The UK advertising regulator is introducing new rules to crack down on misleading speed claims by broadband providers.
The latest guidance from the Advertising Standards Authority (ASA) require all residential broadband providers to base numerical speed claims in advertisements on the download speed available to a minimum of 50 percent of customers at peak time.
The rules, set to be introduced on 23 May 2018, stipulate that these speeds should be described as “average”.
The ASA also said speed-checking facilities should be promoted in adverts wherever possible.
Currently broadband providers can claim customers will receive “up to” a speed that is available to at least 10 percent of customers.
However, research commissioned by the ASA found that current speed claims were often misleading.
The regulator received responses from internet providers, consumer groups and Ofcom, before deciding that a median peak-time download speed would be the most useful measure to customers.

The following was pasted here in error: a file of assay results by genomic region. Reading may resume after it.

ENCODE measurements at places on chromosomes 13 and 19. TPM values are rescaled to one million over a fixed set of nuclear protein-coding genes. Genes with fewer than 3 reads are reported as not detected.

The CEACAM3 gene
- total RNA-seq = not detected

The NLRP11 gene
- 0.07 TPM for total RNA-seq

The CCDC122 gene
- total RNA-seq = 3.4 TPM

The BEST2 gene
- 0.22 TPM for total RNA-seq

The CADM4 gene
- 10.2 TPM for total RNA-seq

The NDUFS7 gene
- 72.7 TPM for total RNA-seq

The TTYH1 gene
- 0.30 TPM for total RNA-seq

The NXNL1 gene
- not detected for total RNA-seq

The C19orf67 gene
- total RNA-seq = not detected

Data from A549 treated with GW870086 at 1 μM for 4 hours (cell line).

The news came as a separate review from the ASA found that the current practice of using the label “fibre” to describe broadband services that use fibre for only part of the connection, such as FTTC, was not “materially misleading” to consumers.
While the ASA cannot enforce or impose legislation, it can refer adverts that break its rules to other regulators.
Shahriar Coupal, Director of the Committees of Advertising Practice, said: “There are a lot of factors that affect the broadband speed a customer is going to get in their own home - from technology to geography, to how a household uses broadband.
“While we know these factors mean some people will get significantly slower speeds than others, when it comes to broadband ads, our new standards will give consumers a better understanding of the broadband speeds offered by different providers when deciding to switch providers.
“We continually review our standards to make sure they reflect consumers’ experiences, the technology available and the evidence base to make sure our standards are in the right place.
“Following extensive research and consultation, we hope our new standards will improve customer confidence in future ads.”
In October, the ASA introduced rules requiring broadband providers to include line rental in pricing for broadband packages, with ISPs such as BT and TalkTalk responding by abolishing line rental charges.